3. října 2020



Our Armed Stand-off with U.S. Army at the Iron Curtain

We Czechs were pointing automatic rifles at the Americans and the Americans were pointing theirs at us, both sides ready to fire. I was one of the Czechoslovak Border Guard soldiers and I was not happy. Who would fire first?

Iron Curtain on the Czechoslovak-West German border during the Cold War. 

During the Cold War, I served first as a non-commissioned officer and later as a commissioned officer of the Border Guard in Czechoslovakia

Our mission: protecting the Czechoslovak border. Our orders: prevent any unauthorized person, without or within, from entering the Czechoslovak-West German border zone, a zone further secured by a system of metal fences, known to us as “Signal Wall” and to the rest of the world as the “Iron Curtain.”
Czechoslovak Border Guard, a military oath ceremony. 

In June 1985, I graduated at the Border Guard Military School of  the Ministry of the Interior and in August 1985, I reported to active duty at the 1st Border Guard Company. Our company was stationed in the “Tri-border” area and was part of the 5th Border Guard Brigade, headquartered in the Czech city of Cheb

Border Guard Cadet School in Holesov, I am the kid circled in green.
Photo: Author

I was promoted to the rank of sergeant and became a platoon leader. That’s when the incident with the U.S. Army happened. On my watch.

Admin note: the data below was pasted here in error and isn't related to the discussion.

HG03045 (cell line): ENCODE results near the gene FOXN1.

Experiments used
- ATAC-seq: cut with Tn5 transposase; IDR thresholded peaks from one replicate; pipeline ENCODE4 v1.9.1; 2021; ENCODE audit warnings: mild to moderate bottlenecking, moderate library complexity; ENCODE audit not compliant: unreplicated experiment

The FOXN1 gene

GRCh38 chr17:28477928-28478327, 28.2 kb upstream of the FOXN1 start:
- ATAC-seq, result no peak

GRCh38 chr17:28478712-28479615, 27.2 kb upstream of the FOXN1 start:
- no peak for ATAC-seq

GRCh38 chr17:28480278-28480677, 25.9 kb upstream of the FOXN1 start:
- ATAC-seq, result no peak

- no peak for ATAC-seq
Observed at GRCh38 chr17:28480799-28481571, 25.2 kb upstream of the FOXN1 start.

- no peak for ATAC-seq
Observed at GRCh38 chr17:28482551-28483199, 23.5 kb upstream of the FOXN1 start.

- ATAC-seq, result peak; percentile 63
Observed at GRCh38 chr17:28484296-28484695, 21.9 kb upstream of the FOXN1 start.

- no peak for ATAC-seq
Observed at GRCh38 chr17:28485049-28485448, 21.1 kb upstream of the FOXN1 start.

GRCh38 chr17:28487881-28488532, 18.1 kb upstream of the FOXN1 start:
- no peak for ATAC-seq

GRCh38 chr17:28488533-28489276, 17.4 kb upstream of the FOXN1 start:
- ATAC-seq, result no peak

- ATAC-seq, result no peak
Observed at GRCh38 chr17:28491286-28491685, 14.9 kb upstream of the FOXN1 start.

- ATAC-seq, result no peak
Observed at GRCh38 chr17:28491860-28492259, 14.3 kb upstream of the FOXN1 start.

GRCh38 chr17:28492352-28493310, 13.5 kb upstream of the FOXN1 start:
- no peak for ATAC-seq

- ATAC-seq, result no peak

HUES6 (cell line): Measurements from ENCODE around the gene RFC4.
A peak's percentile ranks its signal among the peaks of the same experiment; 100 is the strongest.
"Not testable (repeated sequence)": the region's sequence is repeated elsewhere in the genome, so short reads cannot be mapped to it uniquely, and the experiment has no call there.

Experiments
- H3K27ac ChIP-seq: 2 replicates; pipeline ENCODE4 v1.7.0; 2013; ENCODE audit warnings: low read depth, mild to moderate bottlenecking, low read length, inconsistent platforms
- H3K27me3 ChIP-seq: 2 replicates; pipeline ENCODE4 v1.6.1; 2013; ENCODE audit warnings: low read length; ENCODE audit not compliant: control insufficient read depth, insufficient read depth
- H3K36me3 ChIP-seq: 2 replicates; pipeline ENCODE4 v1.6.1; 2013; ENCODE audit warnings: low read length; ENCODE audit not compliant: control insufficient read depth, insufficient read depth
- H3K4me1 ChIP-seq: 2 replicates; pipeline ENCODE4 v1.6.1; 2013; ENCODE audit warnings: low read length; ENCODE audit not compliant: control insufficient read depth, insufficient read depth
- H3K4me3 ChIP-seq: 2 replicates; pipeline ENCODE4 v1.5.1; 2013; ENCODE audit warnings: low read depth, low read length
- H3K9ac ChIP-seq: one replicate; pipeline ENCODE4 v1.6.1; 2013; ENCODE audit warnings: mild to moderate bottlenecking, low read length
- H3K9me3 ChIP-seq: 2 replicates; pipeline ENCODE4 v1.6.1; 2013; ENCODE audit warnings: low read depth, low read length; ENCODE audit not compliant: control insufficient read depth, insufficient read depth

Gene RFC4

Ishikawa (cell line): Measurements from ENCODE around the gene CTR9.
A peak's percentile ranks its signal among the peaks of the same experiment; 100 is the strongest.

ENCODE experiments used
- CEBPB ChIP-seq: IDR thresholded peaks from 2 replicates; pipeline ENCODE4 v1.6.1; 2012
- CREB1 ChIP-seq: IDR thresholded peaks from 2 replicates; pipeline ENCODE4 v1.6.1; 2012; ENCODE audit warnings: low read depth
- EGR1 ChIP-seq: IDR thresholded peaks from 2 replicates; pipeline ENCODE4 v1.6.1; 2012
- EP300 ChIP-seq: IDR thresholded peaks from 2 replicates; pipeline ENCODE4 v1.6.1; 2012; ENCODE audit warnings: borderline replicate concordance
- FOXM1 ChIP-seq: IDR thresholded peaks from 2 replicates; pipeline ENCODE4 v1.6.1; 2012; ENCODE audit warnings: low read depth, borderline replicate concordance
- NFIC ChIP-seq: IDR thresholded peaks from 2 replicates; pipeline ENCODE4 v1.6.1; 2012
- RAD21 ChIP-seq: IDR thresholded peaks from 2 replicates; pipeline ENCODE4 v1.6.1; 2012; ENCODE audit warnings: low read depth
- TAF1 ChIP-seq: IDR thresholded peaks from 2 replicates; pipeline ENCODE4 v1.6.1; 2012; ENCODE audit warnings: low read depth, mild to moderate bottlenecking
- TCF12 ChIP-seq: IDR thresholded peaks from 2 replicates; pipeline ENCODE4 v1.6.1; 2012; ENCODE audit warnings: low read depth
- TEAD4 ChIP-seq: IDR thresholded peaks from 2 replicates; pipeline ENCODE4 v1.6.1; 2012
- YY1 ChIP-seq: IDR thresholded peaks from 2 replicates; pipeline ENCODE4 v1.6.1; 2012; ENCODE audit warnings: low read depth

Our daily duties at the 1st Border Guard Company, author circled in green.
The 1st Border Guard Company guarded a small area where the borders of Czechoslovakia, East Germany and West Germany met—Tri-border. This was the most westward territory of Czechoslovakia, consisting of a short border zone along the German Democratic Republic and of a longer border zone along the Federal Republic of Germany.
The Czechoslovak Iron Curtain ended at the border landmark HM13/9 and continued into East Germany where it was guarded by East German Border Troops. The closest East German town was Pabstleithen and the closest one in West Germany was the town of Prex.
The position of the 1st Border Guard Company. 

The incident with a U.S. Army patrol took place at the HM 1/1 border landmark in the Tri-border area. That day our commander sent me and several of my men on a routine patrol outside the infamous Iron Curtain. We called this duty “Demarcation Inspection.”

Our patrol took us to the HM 3 border landmark near the Bavarian farm of Hollerung and from there to the HM 1/1 landmark that stood exactly on the border of three countries.
Tri-border area, soldiers of the 2nd Armored Cavalry, U.S. Army.